This is beginning my third year as a self appointed investigative reporter on all things aging in place. I predict that three subject areas will receive more media coverage as the year progresses. Each has implications for those of us who want to stick it out on our own as long as we can.  In combination, these  trends may all add up to literally changing the aging at home landscape.

First:  Skilled nursing facilities have had more bad press this last year then ever before.  As the news media magnifies the more sensational headlines about abuse between residents, evictions of residents of advanced age and the persistent rate of rampant infections, the cost of care has gone up.  Coupled  on top of this is more scrutiny on the decline of nursing home standards. The reality is that the population that is moving into skilled level of care is sicker and more frail than before.  Keeping attendant staff has already become a major stumbling block.  An off shoot of this crisis in staff shortages , has spawned the push to use more tech to watch, guard and measure the life force  of multiple residents by monitor screen not bed checks. My hope is that all this documented scrutiny will lead to more realistic changes in how attendants are trained and compensated and that standards of individual facilities will be made more available to the public.  

Second:  This public airing of the faults and drawbacks with standard nursing homes may push the creation of more smaller assisted care homes that keep residents out of skilled nursing care longer.  The Eden project was started years ago by Dr Bill Thomas to reinvent the nursing home.  This is still very much in flux as homes that take care of  only 6-10 residents have become more common.  If these smaller can be run effectively and efficiently, they could be a better investment.  Many large scale corporate owners who are losing fiscally.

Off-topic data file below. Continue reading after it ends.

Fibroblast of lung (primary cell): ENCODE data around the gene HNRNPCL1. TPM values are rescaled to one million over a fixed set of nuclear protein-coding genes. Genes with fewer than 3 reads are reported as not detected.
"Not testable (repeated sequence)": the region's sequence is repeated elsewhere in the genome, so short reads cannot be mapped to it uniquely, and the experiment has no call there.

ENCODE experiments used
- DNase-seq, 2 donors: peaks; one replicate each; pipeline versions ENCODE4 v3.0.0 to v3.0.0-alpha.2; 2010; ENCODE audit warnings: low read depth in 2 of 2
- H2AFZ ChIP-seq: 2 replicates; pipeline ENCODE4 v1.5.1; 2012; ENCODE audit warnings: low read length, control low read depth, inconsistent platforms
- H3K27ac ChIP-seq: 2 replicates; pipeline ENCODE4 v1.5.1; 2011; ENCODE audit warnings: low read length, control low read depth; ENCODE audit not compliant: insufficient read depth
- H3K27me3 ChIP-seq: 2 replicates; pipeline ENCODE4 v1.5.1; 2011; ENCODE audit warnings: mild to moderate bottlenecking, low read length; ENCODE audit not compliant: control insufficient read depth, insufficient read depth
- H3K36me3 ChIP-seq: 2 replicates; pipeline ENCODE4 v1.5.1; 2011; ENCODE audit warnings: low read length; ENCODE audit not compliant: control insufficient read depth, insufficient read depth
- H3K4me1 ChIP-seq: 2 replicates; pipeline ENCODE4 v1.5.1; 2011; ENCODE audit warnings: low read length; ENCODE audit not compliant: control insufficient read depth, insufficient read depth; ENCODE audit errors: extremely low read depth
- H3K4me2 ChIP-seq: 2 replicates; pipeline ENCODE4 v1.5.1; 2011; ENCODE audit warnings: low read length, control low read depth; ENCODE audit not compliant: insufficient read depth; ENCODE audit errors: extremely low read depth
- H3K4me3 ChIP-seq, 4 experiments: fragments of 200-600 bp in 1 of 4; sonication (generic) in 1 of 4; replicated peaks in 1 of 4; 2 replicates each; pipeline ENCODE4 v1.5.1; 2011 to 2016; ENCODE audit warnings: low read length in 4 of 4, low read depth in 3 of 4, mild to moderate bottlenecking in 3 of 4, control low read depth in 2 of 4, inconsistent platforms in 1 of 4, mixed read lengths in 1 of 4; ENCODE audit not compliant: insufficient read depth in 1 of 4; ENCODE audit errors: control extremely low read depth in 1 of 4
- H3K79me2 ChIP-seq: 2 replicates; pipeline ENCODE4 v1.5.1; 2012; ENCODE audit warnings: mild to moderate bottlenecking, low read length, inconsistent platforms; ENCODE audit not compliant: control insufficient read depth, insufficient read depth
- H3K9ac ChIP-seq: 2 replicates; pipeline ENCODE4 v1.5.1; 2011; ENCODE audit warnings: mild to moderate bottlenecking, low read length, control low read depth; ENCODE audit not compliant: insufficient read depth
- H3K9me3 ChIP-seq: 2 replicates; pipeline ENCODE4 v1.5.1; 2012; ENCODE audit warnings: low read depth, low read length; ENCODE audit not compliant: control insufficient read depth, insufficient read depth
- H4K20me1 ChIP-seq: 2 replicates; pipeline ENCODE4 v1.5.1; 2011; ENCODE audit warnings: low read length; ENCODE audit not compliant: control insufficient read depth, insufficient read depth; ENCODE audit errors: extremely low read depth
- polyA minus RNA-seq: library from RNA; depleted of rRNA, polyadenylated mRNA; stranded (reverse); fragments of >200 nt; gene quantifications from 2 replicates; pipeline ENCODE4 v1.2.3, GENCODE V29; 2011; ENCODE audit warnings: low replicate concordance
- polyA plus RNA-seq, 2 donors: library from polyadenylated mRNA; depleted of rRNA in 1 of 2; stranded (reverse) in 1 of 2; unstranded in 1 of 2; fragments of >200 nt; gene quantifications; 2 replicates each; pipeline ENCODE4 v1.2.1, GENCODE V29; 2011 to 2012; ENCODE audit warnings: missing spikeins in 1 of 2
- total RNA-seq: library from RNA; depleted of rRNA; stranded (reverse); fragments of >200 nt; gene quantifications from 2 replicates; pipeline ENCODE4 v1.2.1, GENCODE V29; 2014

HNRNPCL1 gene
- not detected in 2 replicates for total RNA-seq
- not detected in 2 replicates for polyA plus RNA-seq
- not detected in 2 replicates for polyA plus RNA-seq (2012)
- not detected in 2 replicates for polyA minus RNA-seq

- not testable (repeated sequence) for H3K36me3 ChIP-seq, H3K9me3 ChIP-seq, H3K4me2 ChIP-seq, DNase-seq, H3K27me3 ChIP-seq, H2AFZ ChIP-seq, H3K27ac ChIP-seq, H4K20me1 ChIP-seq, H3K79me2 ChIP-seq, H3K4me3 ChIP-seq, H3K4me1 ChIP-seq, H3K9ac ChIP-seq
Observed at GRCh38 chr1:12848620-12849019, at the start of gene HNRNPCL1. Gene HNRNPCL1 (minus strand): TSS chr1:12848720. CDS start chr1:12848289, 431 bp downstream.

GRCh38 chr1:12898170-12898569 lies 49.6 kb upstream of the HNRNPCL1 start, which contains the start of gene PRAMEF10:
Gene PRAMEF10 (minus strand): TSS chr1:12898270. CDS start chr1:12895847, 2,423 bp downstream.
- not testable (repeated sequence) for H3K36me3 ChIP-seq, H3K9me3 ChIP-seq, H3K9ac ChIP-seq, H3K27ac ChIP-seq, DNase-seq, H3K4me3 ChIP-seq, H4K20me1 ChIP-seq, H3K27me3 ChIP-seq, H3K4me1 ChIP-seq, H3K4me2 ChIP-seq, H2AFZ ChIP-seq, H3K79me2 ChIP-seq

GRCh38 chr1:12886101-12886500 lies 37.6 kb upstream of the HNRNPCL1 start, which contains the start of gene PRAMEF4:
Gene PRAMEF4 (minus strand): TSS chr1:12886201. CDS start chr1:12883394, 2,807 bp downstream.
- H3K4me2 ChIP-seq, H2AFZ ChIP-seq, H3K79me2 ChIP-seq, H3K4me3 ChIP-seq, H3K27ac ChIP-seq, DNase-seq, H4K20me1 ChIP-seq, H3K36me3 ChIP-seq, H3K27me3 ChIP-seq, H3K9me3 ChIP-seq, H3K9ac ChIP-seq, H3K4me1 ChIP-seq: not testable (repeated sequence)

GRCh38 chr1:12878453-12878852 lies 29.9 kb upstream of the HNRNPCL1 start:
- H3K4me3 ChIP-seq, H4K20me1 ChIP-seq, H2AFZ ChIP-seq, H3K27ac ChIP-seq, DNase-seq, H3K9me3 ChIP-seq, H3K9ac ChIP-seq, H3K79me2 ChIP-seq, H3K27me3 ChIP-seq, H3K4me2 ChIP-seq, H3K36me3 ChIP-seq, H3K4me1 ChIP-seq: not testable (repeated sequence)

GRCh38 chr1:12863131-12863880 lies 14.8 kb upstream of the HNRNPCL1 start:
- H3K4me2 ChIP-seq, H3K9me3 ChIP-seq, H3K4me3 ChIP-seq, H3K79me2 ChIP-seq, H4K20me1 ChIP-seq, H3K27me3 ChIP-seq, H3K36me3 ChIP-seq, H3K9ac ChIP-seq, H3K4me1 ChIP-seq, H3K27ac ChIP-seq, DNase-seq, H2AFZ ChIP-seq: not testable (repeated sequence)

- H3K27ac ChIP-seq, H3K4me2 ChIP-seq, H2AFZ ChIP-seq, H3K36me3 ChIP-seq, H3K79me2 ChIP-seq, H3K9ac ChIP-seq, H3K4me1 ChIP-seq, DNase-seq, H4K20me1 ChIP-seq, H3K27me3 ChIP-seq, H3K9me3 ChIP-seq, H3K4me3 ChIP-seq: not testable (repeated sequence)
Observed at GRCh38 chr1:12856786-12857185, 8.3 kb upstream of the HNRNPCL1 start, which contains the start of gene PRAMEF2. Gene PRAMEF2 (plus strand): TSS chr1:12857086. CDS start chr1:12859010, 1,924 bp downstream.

Third: All the hype about tiny homes, granny pods, secondary care homes have given way to the more solid concept of  ADU’s (Accessory Dwelling Units).  Think of it as a mother in law suite/small house in the back yard.  Designs are popping up all over.  The idea of an independent unit built for you on your own family’s property will be getting more positive attention.  Along with that will be hollering and screaming from communities about density and changing the nature of the neighborhood.  Canada as usual is already dealing with these lands feuds and debating about how big and where to build.  Zoning lords will be addressing if adding a  400-500 ft secondary suite, granny pod etc  dwelling alongside or behind your house on your property is a right not a travesty.

Finally I learned a new vocabulary word this week.  The real estate practice of “scrapping” is now more upon us as the high end of the developer market  wants to find more ways to use their tax break. Denver must have some funky zoning laws as it is legal there to buy a 800 sq foot bungalow on its property, scrape it down to the ground and build a  double duplex ( 4 units) to sell for  500,000 each! Will anyone use these tax incentives to build more affordable units for seniors? Will zoning boards allow for smaller care homes in more neighborhoods? 

It not the wild west, but I think we will see some real land grabbing on all fronts. Putting and taking, downsizing and up-sizing,  we will have to see how this all plays out.